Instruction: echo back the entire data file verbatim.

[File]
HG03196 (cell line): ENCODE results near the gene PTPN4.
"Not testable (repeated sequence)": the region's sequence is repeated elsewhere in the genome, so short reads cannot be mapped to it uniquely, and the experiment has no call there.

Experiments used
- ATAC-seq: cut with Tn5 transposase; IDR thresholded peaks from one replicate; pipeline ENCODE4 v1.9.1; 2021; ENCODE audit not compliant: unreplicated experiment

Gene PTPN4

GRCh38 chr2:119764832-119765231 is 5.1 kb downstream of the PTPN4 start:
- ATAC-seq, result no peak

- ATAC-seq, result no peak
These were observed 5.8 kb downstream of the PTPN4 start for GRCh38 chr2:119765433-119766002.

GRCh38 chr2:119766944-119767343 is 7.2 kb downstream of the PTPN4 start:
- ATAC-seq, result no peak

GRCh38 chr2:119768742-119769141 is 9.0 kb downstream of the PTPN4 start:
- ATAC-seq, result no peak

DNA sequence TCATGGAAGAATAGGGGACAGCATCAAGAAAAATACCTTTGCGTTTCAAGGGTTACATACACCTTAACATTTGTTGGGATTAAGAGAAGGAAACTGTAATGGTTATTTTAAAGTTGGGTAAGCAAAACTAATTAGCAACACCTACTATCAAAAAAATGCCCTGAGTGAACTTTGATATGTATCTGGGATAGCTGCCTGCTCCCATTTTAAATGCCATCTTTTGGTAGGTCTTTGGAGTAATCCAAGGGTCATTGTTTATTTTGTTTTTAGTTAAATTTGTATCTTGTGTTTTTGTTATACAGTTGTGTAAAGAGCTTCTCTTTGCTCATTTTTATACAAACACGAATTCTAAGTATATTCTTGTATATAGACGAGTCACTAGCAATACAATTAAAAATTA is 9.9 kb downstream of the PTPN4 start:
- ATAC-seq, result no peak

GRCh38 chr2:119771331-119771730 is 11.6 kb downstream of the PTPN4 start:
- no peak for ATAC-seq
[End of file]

HG03196 (cell line): ENCODE results near the gene PTPN4.
"Not testable (repeated sequence)": the region's sequence is repeated elsewhere in the genome, so short reads cannot be mapped to it uniquely, and the experiment has no call there.

Experiments used
- ATAC-seq: cut with Tn5 transposase; IDR thresholded peaks from one replicate; pipeline ENCODE4 v1.9.1; 2021; ENCODE audit not compliant: unreplicated experiment

Gene PTPN4

GRCh38 chr2:119764832-119765231 is 5.1 kb downstream of the PTPN4 start:
- ATAC-seq, result no peak

- ATAC-seq, result no peak
These were observed 5.8 kb downstream of the PTPN4 start for GRCh38 chr2:119765433-119766002.

GRCh38 chr2:119766944-119767343 is 7.2 kb downstream of the PTPN4 start:
- ATAC-seq, result no peak

GRCh38 chr2:119768742-119769141 is 9.0 kb downstream of the PTPN4 start:
- ATAC-seq, result no peak

DNA sequence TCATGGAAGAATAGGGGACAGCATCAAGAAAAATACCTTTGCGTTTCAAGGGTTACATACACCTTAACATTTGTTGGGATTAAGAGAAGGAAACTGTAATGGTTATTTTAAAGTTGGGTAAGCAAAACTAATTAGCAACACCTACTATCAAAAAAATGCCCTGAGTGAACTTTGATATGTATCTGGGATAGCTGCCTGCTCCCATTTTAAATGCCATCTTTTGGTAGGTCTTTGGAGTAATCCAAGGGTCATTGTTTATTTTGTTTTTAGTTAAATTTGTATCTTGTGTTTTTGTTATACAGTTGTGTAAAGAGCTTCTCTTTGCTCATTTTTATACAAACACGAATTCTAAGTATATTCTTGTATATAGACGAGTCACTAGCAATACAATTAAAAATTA is 9.9 kb downstream of the PTPN4 start:
- ATAC-seq, result no peak

GRCh38 chr2:119771331-119771730 is 11.6 kb downstream of the PTPN4 start:
- no peak for ATAC-seq